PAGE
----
There is a standing joke that the contact lenses we work so hard to design and fit aren’t really doing the work – it’s the tear lens created behind the contact lens, filling in the irregularity in the front surface of the cornea that corrects people’s vision. Designing the back surface of the lens is pretty tricky though – the keratoconic eye is a very very complex shape and all of them are different. And if I get it wrong, it can cause permanent scarring. To give you an idea, the lens which looks like a little clear bit of plastic less than a centimetre across, the back surface is designed, using over twenty different parameters, each of them accurate to five hundredths of a millimetre.
In order to get the very best performance possible, we use one of the widest ranges of contact lens manufacturers, types, materials and designs available anywhere in the UK – and there’s a reason for that. We have found the task isn’t easy and there is a lot to gain. Remember, many of our keratoconic patients can’t really see with glasses so contact lenses which give reliable crisp vision and all day comfort are very helpful.
Thankfully, there are loads of really innovative products and techniques available – and we are always scouring the journals for more. We use standard and specialist RGPs, piggy back with a range of different soft lenses, specialist soft lenses, corneosclerals and sclerals – we find that this gives us the best chance of getting a really good result for you.
More importantly, we stay hugely motivated to find the very best optical products for you. Regularly I find myself asking patients, “Yes, they are good, but are they good enough?” The question here is really whether the patient would like to put the time in to investigate other avenues. I joke that what we lack in skill, we make up for with pure tenacity!
Finally, we put it together with an aftercare package which enables you to pay monthly for everything we do. The aftercare means you can be sure you are looking after your eyes properly and investing in good eye health. Occasionally, the cornea becomes so irregular and thin that the care of a specialist is helpful, so we try to keep really good links with the local specialists who are at the top of the game .
If you would like to book a no-obligation appointment with us to discuss your keratoconus, give Ann/Ali a call on 02890 323 341 to book an appointment.
Local optometrist, Frank Petticrew, has this month been awarded the prestigious Herschel Medal in recognition of his outstanding original contributions to contact lens design and fitting – the first time an optometrist anywhere in Ireland has been given this accolade.
Frank Petticrew, who has practised in Belfast for over 50 years, was overwhelmed by the award commenting: “It’s traditionally a highly guarded secret to whom the medal would be awarded and I was totally taken by surprise. I’m delighted to have the good wishes from so many friends in the contact lens world, right across the spectrum of contact lens designers, manufacturers, scientists, educators and especially clinicians.”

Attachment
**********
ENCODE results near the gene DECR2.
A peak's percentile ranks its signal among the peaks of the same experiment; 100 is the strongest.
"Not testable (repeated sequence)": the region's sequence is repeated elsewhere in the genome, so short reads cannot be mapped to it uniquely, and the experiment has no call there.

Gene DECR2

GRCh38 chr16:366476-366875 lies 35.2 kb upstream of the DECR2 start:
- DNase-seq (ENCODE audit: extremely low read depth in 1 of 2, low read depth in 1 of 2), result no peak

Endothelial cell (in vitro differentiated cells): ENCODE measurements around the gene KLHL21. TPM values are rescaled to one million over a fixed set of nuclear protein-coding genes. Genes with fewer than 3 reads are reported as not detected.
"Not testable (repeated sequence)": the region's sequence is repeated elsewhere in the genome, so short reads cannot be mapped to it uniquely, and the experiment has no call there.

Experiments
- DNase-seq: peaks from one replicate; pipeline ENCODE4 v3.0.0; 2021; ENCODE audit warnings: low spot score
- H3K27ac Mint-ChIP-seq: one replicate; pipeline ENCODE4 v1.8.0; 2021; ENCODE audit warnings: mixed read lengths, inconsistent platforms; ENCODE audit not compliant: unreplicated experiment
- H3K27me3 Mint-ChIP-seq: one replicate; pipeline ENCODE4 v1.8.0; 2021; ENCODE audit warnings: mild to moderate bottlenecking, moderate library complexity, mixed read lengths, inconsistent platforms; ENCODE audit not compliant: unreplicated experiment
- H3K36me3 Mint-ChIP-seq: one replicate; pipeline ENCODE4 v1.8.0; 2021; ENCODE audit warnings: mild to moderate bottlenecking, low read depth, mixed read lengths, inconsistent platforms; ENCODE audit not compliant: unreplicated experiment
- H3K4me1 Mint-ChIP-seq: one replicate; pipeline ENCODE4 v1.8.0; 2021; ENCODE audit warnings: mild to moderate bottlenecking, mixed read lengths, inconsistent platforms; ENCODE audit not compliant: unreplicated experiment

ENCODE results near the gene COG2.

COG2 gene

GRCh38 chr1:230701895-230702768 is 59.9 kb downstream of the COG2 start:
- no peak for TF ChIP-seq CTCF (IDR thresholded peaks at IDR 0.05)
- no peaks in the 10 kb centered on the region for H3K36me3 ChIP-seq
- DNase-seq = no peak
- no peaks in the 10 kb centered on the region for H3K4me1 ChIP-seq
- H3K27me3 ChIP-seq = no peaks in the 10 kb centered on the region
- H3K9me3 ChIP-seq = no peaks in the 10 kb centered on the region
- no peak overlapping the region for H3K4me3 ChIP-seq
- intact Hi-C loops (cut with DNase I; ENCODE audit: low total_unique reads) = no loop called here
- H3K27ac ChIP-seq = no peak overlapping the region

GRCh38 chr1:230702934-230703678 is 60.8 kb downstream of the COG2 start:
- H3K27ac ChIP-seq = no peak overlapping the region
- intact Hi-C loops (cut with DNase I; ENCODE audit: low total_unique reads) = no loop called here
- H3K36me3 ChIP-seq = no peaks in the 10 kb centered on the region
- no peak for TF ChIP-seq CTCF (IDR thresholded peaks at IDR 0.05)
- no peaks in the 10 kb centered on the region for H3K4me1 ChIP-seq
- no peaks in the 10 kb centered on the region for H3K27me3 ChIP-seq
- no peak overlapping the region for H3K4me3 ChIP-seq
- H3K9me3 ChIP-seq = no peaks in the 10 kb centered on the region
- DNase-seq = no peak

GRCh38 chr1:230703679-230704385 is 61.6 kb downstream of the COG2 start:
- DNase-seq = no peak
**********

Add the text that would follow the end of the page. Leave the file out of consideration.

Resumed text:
Frank is the third generation of the Petticrew family to work in eye care, his father and grandfather being opticians and jewellers in their practice on Bow Street, Lisburn which was established in 1887. He is succeeded in Petticrew Optometrists by his youngest son Andrew who now fits specialist contact lenses in the family practice in Belfast.
Andrew commented: “When dad started to fit contact lenses, they were a really new technology and there was a lot still to learn. I think one of his greatest contributions was in the field of photography in contact lenses. Nobody really new how to do it and my dad did some fantastic work which enabled contact lens technologies to be developed and optometrists to be better trained.”
Throughout his career, Frank has fitted a huge range of different types of specialist contact lenses both in private practice and in the Royal Victoria Hospital in Belfast. Many of the contact lenses are used for people whose eyes are diseased or scarred. This means that a custom designed lens is necessary to be able to have any vision at all. He has also done some brilliant work fitting artificial eyes for people who have been disfigured in the troubles.
Frank has held a huge variety of different positions throughout his career including Past President of the Northern Ireland Optometric Society; an accolade he shares with his son. He has lectured all over the world including our very own University of Ulster, has been expert witness in many legal cases and has been awarded honorary membership of the Association of Optometrists.
Frank continued, “I have been fortunate to serve the people of Northern Ireland and have been lucky in my choice of specialism. I have enjoyed the work immensely and my patients have appeared very grateful for any help I have been able to give.”
“For many patients, contact lenses have completely transformed their lives, by improving the appearance of an unsightly eye or enabling them clear, undistorted vision where glasses couldn’t help. It has been my privilege to have the opportunity to help these patients work, bring up a family and lead a relatively normal day to day life.”
Andrew commented, “I couldn’t be more proud of my dad – he is an innovator and an excellent optometrist. The recurrent thought amongst our patients continues to be that he is a ‘true gentleman.’”
We think what what do here at Petticrew Optometrists is brilliant but the bit that we feel make the most difference to our patients is the eye examination. To show how determined we are to be better, we mystery shopped ten different optometrists practices, big and small, cheap and expensive, and had a full eye examination in all of them. It is with this knowlege we can say that we give the most comprehensive eye examination of all of them…and by a country mile.
If you want to know a bit more, why not have a look at:
Your sight is a very precious thing, book an appointment today by e-mail with Ann or Ali at email@example.com or telephone us on 02890 323 341.
Andrew Petticrew BSc(Hons) MCOptom.